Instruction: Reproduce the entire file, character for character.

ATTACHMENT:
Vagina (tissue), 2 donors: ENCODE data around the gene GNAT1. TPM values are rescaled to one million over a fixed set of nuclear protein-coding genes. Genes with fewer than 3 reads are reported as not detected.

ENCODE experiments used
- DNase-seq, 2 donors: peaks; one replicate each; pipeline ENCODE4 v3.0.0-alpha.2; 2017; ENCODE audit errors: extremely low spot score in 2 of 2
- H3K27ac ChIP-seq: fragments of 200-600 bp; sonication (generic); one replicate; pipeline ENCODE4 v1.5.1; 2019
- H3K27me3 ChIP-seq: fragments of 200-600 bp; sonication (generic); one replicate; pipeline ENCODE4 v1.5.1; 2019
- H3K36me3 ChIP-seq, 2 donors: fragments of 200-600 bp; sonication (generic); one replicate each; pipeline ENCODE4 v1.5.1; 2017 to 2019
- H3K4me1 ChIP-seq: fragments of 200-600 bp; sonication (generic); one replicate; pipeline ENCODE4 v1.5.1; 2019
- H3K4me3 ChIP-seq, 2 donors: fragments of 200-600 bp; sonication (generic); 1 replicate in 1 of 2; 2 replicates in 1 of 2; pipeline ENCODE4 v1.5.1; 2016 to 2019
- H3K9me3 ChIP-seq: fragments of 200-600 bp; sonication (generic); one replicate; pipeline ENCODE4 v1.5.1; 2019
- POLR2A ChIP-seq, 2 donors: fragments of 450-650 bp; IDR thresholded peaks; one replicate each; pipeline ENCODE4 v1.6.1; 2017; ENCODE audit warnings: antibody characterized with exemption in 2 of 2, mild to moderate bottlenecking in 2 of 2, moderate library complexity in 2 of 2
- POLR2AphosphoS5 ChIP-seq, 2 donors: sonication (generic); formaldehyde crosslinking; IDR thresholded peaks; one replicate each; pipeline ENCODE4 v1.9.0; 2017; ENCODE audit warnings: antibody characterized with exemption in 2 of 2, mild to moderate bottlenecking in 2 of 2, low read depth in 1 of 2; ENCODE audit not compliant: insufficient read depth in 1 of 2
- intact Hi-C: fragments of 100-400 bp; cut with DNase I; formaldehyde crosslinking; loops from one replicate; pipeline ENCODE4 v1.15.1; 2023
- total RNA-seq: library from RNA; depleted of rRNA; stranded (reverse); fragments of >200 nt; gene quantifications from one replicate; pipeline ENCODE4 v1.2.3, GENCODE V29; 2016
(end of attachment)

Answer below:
Vagina (tissue), 2 donors: ENCODE data around the gene GNAT1. TPM values are rescaled to one million over a fixed set of nuclear protein-coding genes. Genes with fewer than 3 reads are reported as not detected.

ENCODE experiments used
- DNase-seq, 2 donors: peaks; one replicate each; pipeline ENCODE4 v3.0.0-alpha.2; 2017; ENCODE audit errors: extremely low spot score in 2 of 2
- H3K27ac ChIP-seq: fragments of 200-600 bp; sonication (generic); one replicate; pipeline ENCODE4 v1.5.1; 2019
- H3K27me3 ChIP-seq: fragments of 200-600 bp; sonication (generic); one replicate; pipeline ENCODE4 v1.5.1; 2019
- H3K36me3 ChIP-seq, 2 donors: fragments of 200-600 bp; sonication (generic); one replicate each; pipeline ENCODE4 v1.5.1; 2017 to 2019
- H3K4me1 ChIP-seq: fragments of 200-600 bp; sonication (generic); one replicate; pipeline ENCODE4 v1.5.1; 2019
- H3K4me3 ChIP-seq, 2 donors: fragments of 200-600 bp; sonication (generic); 1 replicate in 1 of 2; 2 replicates in 1 of 2; pipeline ENCODE4 v1.5.1; 2016 to 2019
- H3K9me3 ChIP-seq: fragments of 200-600 bp; sonication (generic); one replicate; pipeline ENCODE4 v1.5.1; 2019
- POLR2A ChIP-seq, 2 donors: fragments of 450-650 bp; IDR thresholded peaks; one replicate each; pipeline ENCODE4 v1.6.1; 2017; ENCODE audit warnings: antibody characterized with exemption in 2 of 2, mild to moderate bottlenecking in 2 of 2, moderate library complexity in 2 of 2
- POLR2AphosphoS5 ChIP-seq, 2 donors: sonication (generic); formaldehyde crosslinking; IDR thresholded peaks; one replicate each; pipeline ENCODE4 v1.9.0; 2017; ENCODE audit warnings: antibody characterized with exemption in 2 of 2, mild to moderate bottlenecking in 2 of 2, low read depth in 1 of 2; ENCODE audit not compliant: insufficient read depth in 1 of 2
- intact Hi-C: fragments of 100-400 bp; cut with DNase I; formaldehyde crosslinking; loops from one replicate; pipeline ENCODE4 v1.15.1; 2023
- total RNA-seq: library from RNA; depleted of rRNA; stranded (reverse); fragments of >200 nt; gene quantifications from one replicate; pipeline ENCODE4 v1.2.3, GENCODE V29; 2016